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Santa Claus Rally

U.S. equity markets posted minor gains last week with the exception of the tech-heavy Nasdaq which was up over 3%. Year-to-date, the Nasdaq is up over 42%.
If you read last week’s market commentary, the chart below from FactSet might look familiar. However, there is one major difference; it’s the addition of the last two columns on the right-hand side of the chart. In the chart, the green bars represent sales and the blue bars earnings. Actual figures are solid and estimated figures are shaded. By looking at the estimated bars on the far right, you can understand why the market has been so strong lately. it could also set up another Santa Claus Rally this year.
The Santa Claus Rally is comprised of the last five trading days of the year and the first two trading days of the new year. Some analysts definition varies slightly but for our purposes, there’s really no difference. One reason for the rally is that it takes place in the seasonally strong period of November – April that I’ve talked about several times. Other reasons for the rally are; positive outlooks as investors prepare to celebrate the holidays with family and friends, a peak in retail sales and institutional investors getting their books in order before holiday vacations begin.
A note to our clients: We have noticed improvement in international equities over the last couple of months. As such, we have added developed and emerging market exposure to many of our clients portfolios.
Wishing you and your family a Happy Holiday Season.
If you have any questions, please contact me.
The Markets and Economy
  • U.S. steelmakers idled about one-third of domestic production capacity this spring when customers began cancelling orders due to the pandemic. They now face challenges meeting customer demand as orders rebound more than steel producers anticipated. Executives admit it caught everyone in the industry off-guard. Closed plants are now reopening to help meet the increased demand.
  • Industrial production, a measure of factory, mining and utility activity rose for the seventh straight month in November. The 0.4% increase was fueled by the auto industry’s increased output.
  • Millions of U.S. renters face the prospect of eviction in January unless federal officials extend protections put in place during the Covid-19 pandemic. Between 2.5 and 5 million American households are at risk of eviction at the beginning of 2021. Millions more will be vulnerable in the coming months.
  • The number of U.S. workers seeking unemployment benefits increased to a three-month high last week. The Labor Department reported that unemployment claims rose by 885,000 for the week ending December 12.
  • According to the IRS for the year 2018, the top 3% of U.S. taxpayers reported earnings of at least $286,106 for adjusted gross income (AGI) but paid 53% of all federal income tax. The remaining 97% of taxpayers who reported income of less than $286,106 of AGI paid the remaining 47% of federal income tax.
  • The Federal Reserve added a bit more support to the economy last Wednesday after their two-day meeting. Fed officials released a policy statement that was unchanged from November’s meeting except for one difference. The new statement said the central bank would continue to buy treasuries and mortgage bonds until substantial further progress has been made toward its goal of full employment and 2% inflation.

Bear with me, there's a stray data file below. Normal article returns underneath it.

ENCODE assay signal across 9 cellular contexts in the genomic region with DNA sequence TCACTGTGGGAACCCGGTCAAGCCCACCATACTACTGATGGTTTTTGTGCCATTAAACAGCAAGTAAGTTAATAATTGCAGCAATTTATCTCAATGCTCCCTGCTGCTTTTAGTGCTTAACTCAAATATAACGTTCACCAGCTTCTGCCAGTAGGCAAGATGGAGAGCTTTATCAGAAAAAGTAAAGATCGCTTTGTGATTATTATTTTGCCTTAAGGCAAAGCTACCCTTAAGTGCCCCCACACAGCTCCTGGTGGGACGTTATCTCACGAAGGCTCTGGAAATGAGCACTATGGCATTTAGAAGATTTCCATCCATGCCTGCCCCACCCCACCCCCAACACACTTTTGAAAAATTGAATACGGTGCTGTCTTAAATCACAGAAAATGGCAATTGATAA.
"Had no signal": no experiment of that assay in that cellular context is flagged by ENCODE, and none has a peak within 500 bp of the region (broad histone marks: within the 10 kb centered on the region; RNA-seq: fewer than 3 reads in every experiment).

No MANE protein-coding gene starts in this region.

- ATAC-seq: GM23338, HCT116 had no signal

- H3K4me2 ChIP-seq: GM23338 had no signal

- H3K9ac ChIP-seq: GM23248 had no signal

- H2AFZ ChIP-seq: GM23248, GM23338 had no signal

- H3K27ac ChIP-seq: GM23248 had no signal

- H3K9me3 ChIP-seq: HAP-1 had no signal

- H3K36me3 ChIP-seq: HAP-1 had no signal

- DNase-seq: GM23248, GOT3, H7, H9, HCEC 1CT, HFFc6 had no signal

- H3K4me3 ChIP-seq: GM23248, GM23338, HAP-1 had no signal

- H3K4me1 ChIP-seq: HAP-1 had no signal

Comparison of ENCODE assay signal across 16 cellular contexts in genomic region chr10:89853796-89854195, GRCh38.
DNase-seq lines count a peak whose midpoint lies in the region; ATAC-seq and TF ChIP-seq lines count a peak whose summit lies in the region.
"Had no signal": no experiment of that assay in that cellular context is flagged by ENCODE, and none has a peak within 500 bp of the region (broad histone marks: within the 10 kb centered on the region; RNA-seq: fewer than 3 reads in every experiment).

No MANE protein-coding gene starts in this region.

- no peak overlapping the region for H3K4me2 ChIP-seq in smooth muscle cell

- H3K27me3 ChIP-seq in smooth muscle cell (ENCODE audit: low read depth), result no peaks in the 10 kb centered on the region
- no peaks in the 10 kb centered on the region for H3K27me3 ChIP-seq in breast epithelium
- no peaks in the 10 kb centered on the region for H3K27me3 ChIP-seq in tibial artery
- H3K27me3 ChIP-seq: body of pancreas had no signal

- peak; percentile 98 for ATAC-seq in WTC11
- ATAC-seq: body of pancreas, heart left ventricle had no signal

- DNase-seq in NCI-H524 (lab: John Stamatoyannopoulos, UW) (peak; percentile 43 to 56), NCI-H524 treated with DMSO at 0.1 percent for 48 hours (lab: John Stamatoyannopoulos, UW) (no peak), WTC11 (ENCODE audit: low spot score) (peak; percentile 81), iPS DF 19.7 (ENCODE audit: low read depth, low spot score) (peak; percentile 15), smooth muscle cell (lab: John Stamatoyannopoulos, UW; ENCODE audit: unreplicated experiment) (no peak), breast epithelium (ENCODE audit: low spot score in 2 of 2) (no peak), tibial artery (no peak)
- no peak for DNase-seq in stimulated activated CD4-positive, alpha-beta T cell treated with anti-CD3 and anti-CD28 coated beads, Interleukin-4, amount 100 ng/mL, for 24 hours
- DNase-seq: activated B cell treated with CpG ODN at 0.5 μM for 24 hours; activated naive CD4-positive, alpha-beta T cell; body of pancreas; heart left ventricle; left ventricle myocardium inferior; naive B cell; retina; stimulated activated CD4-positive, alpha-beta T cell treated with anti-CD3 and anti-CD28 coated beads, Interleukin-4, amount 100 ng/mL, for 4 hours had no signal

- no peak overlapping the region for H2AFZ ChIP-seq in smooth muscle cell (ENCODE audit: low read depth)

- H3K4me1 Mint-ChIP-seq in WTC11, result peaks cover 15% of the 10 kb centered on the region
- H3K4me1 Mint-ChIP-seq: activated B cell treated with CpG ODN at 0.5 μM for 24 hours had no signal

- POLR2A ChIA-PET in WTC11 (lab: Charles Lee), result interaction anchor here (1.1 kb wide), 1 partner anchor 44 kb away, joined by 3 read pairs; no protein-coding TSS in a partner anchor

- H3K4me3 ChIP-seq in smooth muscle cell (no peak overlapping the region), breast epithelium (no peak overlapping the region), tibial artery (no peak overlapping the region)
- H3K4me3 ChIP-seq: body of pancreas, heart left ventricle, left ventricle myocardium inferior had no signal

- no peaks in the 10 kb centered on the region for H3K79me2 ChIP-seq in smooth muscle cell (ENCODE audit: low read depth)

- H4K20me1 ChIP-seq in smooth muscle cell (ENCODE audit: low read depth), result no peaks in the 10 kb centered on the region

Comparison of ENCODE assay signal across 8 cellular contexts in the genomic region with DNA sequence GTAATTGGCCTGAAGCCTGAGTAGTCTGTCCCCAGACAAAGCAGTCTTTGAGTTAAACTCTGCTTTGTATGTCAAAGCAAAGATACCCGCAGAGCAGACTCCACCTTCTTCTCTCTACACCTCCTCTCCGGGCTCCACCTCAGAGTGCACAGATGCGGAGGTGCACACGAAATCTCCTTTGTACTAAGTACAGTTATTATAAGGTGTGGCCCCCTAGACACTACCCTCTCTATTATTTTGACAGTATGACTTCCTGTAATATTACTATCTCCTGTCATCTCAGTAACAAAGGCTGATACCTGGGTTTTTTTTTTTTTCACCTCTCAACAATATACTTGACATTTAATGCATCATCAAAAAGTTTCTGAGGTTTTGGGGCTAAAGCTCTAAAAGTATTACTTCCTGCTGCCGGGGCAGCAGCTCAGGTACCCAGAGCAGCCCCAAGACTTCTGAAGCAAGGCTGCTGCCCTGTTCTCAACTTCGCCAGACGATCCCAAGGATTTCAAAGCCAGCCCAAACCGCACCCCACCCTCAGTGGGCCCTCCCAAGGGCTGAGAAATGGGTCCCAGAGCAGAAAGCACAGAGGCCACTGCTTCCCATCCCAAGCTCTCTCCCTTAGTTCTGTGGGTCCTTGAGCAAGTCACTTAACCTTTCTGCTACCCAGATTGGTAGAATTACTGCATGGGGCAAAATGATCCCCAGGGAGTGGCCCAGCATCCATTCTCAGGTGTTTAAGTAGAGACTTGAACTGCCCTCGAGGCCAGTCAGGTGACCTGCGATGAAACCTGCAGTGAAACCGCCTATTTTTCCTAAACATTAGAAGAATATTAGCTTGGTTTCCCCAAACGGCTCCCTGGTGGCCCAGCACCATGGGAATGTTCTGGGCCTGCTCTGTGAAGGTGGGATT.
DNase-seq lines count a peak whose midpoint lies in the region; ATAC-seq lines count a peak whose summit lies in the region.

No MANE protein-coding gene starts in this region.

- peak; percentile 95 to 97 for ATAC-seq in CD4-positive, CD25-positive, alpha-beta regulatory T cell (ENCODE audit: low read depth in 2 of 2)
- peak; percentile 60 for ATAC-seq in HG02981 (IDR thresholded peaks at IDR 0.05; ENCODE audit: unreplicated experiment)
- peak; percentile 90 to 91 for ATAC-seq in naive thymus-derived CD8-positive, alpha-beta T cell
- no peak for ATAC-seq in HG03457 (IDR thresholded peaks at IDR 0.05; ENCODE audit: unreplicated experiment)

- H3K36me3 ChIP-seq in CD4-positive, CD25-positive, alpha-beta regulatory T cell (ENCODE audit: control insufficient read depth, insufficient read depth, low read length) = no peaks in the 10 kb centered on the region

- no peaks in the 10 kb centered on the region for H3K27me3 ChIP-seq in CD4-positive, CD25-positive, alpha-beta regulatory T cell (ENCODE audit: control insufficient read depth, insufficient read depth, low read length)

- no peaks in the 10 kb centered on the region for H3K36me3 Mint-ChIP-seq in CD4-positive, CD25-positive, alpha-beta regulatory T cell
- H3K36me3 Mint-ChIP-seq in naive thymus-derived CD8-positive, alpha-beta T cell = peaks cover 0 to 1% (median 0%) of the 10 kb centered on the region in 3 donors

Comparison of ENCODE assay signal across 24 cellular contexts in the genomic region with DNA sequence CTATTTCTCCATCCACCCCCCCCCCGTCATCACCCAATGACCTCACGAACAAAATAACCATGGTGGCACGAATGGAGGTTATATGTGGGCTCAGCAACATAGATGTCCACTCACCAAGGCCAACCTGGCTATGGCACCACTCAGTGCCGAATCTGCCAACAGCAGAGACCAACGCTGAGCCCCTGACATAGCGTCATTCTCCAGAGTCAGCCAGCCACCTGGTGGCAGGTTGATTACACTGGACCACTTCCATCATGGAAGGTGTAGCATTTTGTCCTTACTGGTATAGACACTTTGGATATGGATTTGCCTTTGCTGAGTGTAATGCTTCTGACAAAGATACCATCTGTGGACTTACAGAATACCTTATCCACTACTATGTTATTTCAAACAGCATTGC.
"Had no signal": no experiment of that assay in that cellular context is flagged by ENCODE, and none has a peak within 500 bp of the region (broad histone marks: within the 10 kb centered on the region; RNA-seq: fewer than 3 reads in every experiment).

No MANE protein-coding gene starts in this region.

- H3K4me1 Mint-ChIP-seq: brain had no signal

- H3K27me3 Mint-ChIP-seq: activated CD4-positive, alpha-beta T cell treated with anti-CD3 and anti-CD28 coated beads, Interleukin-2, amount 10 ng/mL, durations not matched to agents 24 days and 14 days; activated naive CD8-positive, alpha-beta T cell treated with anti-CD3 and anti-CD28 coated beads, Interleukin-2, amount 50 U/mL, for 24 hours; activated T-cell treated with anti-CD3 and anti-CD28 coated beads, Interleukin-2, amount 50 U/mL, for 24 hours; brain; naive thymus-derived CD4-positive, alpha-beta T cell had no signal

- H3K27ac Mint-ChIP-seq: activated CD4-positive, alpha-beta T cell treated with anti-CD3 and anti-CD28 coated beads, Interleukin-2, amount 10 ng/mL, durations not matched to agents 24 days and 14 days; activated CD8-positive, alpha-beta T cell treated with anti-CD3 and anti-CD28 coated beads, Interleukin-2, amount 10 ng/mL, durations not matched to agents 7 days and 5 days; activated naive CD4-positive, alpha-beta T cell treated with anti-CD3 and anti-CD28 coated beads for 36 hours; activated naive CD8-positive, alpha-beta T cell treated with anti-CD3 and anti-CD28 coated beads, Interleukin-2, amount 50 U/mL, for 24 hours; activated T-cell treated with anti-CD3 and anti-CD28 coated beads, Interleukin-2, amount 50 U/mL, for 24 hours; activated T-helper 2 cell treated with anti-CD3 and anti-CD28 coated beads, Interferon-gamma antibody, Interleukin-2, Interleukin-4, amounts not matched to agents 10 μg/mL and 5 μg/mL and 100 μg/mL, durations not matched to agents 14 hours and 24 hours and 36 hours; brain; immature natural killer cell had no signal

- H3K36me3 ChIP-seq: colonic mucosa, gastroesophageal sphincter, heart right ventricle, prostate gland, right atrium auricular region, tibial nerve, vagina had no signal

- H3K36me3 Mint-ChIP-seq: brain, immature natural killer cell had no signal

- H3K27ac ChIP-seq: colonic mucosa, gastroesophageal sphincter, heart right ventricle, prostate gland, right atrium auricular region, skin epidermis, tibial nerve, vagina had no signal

• Congress has passed four separate bills providing $2.8 trillion of pandemic relief for Americans. However, the last of the four bills was signed into law on April 24th or nearly eight months ago.
  • Consumers spent less in November as retail sales dropped a seasonally adjusted 1.1% over October. Restaurants, department stores and car dealerships reported sharp declines in November sales.
  • The Federal Reserve said that the largest U.S. banks remain strong enough to survive the coronavirus crisis, but warned that a prolonged economic downturn could pile on hundreds of billions of dollars in losses on defaulted loans.

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The Standard & Poor’s 500 (S&P 500) is an unmanaged group of securities considered to be representative of the stock market in general. The Dow Jones Industrial Average is a price-weighted index of 30 actively traded blue-chip stocks. The NASDAQ Composite Index is an unmanaged, market-weighted index of all over-the-counter common stocks traded on the National Association of Securities Dealers Automated Quotation System.
Opinions expressed are subject to change without notice and are not intended as investment advice or to predict future performance.
Consult your financial professional before making any investment decision. You cannot invest directly in an index. Past performance does not guarantee future results.
Note: All figures exclude reinvested dividends (if any). Sources: Bloomberg, Dorsey Wright & Associates, Inc. and The Wall Street Journal. Past performance is no guarantee of future results. Indices are unmanaged and cannot be invested into directly.
Securities offered through Triad Advisors, member FINRA/SIPC. Investment advice offered through Resources Investment Advisors, LLC, an SEC-registered investment adviser. Resources Investment Advisors. LLC and Vertical Financial Group are not affiliated with Triad Advisors.